The Palestinian Authority (PA) has rejected an aid shipment from the United Arab Emirates, according to the Palestinian health minister.
In a news conference on Thursday, Mai Kaila said her country refused to receive the medical aid as the Emirati side ignored to coordinate with them.
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“The UAE has not coordinated with us regarding the medical aid, and we reject to receive it without coordination,” said the minister.
“We are a sovereign country, and they should have coordinated with us first.”
Earlier on Thursday, Maan News Agency, known for being close to the PA, said citing informed sources the decision came as the aid arrived at Israel’s Ben Gurion Airport in Tel Aviv.
‘Cover for normalisation’
On Tuesday, an Emirati flight carrying medical aid for Palestinians landed at an Israeli airport after taking off from Abu Dhabi, marking the first public flight between the two states despite the UAE not having any official ties with Israel.
Etihad Airways, the state-owned air carrier, confirmed the flight.
“Etihad Airways operated a dedicated humanitarian cargo flight from Abu Dhabi to Tel Aviv on 19 May to provide medical supplies to the Palestinians,” the airline told The Associated Press news agency on Tuesday.
Israeli journalist Itay Blumental tweeted two photos of the aircraft, with the caption: “To Palestinians, with love from Abu Dhabi through Israel.”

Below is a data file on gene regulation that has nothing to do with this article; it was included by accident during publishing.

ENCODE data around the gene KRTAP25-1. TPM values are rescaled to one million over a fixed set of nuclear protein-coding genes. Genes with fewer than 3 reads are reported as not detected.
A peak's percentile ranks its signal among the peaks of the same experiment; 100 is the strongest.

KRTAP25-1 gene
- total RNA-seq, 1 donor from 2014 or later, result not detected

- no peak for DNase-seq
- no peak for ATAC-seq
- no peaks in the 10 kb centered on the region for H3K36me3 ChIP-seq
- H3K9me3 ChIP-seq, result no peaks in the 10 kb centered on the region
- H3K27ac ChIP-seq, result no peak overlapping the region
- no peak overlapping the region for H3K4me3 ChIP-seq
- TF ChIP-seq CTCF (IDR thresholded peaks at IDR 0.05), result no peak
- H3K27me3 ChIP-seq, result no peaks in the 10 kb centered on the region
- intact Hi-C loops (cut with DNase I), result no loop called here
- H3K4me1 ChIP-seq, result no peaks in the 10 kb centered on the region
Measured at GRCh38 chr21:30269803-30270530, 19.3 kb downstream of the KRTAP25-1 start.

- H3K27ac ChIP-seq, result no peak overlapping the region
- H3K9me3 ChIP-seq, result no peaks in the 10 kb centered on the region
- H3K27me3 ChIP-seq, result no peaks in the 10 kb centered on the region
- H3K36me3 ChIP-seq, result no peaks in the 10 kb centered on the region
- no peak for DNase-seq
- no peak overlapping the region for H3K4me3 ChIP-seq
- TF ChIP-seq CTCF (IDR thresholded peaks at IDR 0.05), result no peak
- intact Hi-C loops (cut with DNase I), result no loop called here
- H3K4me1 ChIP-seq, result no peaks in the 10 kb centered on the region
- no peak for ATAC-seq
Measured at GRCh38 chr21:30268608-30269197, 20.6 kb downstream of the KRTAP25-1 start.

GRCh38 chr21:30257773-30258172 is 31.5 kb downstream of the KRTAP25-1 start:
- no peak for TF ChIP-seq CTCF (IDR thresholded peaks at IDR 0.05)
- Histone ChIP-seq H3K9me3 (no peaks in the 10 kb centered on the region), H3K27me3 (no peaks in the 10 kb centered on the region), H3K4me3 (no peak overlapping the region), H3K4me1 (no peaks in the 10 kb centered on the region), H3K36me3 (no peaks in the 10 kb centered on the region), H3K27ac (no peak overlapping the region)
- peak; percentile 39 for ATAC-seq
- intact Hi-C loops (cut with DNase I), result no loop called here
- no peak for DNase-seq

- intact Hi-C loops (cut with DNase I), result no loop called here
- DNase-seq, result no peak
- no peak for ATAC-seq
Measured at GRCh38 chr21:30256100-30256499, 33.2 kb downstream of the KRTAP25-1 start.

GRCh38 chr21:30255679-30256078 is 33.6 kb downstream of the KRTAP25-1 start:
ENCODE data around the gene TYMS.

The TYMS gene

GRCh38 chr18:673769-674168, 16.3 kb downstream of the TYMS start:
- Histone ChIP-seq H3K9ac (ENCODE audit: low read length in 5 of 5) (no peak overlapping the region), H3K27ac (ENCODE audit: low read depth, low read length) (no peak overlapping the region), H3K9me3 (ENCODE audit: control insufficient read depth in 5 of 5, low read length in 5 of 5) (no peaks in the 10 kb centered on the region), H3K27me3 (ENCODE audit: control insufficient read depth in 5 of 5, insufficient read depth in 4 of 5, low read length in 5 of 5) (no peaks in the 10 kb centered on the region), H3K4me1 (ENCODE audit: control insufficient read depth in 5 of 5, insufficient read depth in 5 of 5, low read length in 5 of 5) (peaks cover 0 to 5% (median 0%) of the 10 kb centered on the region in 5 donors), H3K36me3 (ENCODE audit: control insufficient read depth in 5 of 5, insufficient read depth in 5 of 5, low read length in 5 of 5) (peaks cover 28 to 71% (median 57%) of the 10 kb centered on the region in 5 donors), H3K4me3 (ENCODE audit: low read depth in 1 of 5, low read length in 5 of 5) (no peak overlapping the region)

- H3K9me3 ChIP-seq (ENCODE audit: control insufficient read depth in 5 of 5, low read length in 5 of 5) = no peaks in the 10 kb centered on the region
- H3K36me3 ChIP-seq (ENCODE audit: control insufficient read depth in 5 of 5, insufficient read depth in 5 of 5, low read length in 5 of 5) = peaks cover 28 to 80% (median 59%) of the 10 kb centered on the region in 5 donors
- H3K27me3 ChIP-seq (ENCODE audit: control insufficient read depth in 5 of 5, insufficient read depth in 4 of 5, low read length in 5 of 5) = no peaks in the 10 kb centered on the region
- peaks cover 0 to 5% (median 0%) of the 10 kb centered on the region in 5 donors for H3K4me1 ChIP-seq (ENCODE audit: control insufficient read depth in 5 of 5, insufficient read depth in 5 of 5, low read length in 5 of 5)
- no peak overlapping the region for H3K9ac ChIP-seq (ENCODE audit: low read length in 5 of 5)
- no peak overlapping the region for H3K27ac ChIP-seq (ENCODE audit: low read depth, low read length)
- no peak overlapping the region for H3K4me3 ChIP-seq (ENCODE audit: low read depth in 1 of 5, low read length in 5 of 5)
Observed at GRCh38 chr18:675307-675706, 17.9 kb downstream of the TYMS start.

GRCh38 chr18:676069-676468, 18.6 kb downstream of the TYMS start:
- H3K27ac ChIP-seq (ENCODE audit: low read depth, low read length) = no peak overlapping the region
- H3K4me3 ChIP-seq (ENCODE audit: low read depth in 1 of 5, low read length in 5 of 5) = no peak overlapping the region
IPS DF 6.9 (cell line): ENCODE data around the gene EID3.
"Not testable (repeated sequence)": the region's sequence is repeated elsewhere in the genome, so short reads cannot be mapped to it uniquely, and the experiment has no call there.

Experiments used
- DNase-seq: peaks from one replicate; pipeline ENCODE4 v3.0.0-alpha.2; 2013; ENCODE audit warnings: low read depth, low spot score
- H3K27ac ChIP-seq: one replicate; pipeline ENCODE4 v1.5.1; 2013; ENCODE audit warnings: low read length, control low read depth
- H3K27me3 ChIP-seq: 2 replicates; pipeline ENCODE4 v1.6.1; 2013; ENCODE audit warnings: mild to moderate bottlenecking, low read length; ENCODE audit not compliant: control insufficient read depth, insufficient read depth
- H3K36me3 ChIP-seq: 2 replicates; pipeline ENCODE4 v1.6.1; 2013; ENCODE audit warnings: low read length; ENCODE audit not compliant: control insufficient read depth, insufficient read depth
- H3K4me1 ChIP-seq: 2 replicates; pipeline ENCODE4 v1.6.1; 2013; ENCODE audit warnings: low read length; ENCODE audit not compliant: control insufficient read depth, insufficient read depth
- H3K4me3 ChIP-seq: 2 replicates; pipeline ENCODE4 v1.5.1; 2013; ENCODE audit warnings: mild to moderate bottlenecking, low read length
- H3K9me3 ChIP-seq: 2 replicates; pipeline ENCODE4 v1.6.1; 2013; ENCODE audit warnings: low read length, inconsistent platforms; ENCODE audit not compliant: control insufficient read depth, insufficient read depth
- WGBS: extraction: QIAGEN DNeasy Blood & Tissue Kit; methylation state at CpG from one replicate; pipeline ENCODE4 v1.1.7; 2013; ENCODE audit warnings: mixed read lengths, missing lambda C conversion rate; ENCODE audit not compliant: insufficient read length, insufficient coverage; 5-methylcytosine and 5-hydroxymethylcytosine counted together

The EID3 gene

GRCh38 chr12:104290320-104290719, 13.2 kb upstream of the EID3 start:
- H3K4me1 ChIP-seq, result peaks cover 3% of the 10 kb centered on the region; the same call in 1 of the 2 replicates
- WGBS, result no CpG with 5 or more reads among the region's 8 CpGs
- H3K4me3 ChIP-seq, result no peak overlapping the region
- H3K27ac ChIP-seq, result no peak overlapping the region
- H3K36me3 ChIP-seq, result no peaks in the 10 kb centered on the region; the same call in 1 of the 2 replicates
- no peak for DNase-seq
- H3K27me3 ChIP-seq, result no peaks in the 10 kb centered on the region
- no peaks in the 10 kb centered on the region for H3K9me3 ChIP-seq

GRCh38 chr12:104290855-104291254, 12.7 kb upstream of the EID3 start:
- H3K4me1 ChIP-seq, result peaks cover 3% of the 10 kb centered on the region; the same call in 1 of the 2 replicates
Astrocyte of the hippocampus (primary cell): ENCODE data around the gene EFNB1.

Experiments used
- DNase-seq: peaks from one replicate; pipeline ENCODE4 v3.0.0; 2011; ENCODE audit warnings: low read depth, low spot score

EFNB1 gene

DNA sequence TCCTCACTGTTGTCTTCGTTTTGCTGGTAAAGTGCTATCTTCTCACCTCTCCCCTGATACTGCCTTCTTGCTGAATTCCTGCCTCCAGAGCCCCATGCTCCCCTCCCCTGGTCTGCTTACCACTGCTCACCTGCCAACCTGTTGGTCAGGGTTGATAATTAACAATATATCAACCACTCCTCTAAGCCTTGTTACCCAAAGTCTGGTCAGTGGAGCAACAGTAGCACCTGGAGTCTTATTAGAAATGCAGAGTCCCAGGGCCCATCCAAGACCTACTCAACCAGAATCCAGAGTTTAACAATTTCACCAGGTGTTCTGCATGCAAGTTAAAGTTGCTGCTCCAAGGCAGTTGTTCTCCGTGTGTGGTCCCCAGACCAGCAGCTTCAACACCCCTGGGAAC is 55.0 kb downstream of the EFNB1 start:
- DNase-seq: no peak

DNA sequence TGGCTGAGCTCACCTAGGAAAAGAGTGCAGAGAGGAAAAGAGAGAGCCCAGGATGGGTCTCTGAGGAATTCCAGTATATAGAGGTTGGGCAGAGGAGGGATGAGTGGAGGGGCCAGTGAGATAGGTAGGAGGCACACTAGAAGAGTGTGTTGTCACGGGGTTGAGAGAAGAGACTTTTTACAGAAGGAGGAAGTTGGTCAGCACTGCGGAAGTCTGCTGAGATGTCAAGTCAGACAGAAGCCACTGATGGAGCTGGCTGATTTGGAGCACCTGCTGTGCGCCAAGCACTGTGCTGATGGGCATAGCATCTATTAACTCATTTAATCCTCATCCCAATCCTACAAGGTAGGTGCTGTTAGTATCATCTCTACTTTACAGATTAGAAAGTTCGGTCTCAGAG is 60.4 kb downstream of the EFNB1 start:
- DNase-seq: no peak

— איתי בלומנטל Itay Blumental (@ItayBlumental) May 19, 2020
“The UAE authorities did not coordinate with the state of Palestine before sending the aid,” the government sources said, adding that “Palestinians refuse to be a bridge [for Arab countries] seeking to have normalised ties with Israel.”
They asserted that any assistance meant to be sent to the Palestinian people should be coordinated with the PA first.
“Sending them directly to Israel constitutes a cover for normalisation,” they added.
Covert ties with Israel
Unlike Jordan and Egypt, both of which signed peace treaties with Israel in 1978 and 1994, respectively, other Arab states officially deny having ties with Israel, which has been occupying Palestinian territories for decades.
In recent years, however, several Gulf states such as the UAE, Saudi Arabia and Oman, have cultivated covert ties with Israel.
Speaking at the World Economic Forum in January 2018, Israeli Prime Minister Benjamin Netanyahu said: “There is an alignment of Israel and other countries in the Middle East that would have been unimaginable 10 years ago.”
“Certainly in my lifetime, I never saw anything like it and I’m at the age of the State of Israel more or less, so it’s an extraordinary thing.”
Two months later, in March, Saudi Arabia allowed an Israel-bound passenger plane to cross through its airspace for the first time ever, breaking a 70-year ban.
In October the same year, Netanyahu met with Oman’s Sultan Qaboos in Muscat in a surprise, unannounced trip.